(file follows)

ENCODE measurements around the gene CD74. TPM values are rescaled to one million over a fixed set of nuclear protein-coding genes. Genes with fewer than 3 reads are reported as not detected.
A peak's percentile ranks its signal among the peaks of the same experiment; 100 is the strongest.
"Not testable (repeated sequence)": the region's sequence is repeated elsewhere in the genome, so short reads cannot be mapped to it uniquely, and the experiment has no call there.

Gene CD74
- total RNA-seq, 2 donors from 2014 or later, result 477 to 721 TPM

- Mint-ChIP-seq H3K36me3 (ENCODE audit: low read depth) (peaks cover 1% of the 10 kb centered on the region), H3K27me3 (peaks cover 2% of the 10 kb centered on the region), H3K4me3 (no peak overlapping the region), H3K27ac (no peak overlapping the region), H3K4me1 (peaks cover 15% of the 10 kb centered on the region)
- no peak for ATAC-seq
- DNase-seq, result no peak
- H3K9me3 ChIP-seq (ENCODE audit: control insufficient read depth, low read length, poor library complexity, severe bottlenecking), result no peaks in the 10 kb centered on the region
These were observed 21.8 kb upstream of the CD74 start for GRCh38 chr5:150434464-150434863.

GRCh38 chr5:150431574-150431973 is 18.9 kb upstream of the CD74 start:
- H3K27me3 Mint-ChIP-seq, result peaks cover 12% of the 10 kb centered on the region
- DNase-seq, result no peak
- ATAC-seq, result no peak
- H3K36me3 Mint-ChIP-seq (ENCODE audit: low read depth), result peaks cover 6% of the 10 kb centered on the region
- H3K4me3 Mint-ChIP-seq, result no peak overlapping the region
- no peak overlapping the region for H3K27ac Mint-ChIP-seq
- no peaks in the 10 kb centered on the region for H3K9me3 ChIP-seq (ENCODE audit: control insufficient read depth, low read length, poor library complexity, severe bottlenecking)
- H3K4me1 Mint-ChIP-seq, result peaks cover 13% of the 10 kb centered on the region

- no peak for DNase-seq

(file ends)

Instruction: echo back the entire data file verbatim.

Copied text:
ENCODE measurements around the gene CD74. TPM values are rescaled to one million over a fixed set of nuclear protein-coding genes. Genes with fewer than 3 reads are reported as not detected.
A peak's percentile ranks its signal among the peaks of the same experiment; 100 is the strongest.
"Not testable (repeated sequence)": the region's sequence is repeated elsewhere in the genome, so short reads cannot be mapped to it uniquely, and the experiment has no call there.

Gene CD74
- total RNA-seq, 2 donors from 2014 or later, result 477 to 721 TPM

- Mint-ChIP-seq H3K36me3 (ENCODE audit: low read depth) (peaks cover 1% of the 10 kb centered on the region), H3K27me3 (peaks cover 2% of the 10 kb centered on the region), H3K4me3 (no peak overlapping the region), H3K27ac (no peak overlapping the region), H3K4me1 (peaks cover 15% of the 10 kb centered on the region)
- no peak for ATAC-seq
- DNase-seq, result no peak
- H3K9me3 ChIP-seq (ENCODE audit: control insufficient read depth, low read length, poor library complexity, severe bottlenecking), result no peaks in the 10 kb centered on the region
These were observed 21.8 kb upstream of the CD74 start for GRCh38 chr5:150434464-150434863.

GRCh38 chr5:150431574-150431973 is 18.9 kb upstream of the CD74 start:
- H3K27me3 Mint-ChIP-seq, result peaks cover 12% of the 10 kb centered on the region
- DNase-seq, result no peak
- ATAC-seq, result no peak
- H3K36me3 Mint-ChIP-seq (ENCODE audit: low read depth), result peaks cover 6% of the 10 kb centered on the region
- H3K4me3 Mint-ChIP-seq, result no peak overlapping the region
- no peak overlapping the region for H3K27ac Mint-ChIP-seq
- no peaks in the 10 kb centered on the region for H3K9me3 ChIP-seq (ENCODE audit: control insufficient read depth, low read length, poor library complexity, severe bottlenecking)
- H3K4me1 Mint-ChIP-seq, result peaks cover 13% of the 10 kb centered on the region

- no peak for DNase-seq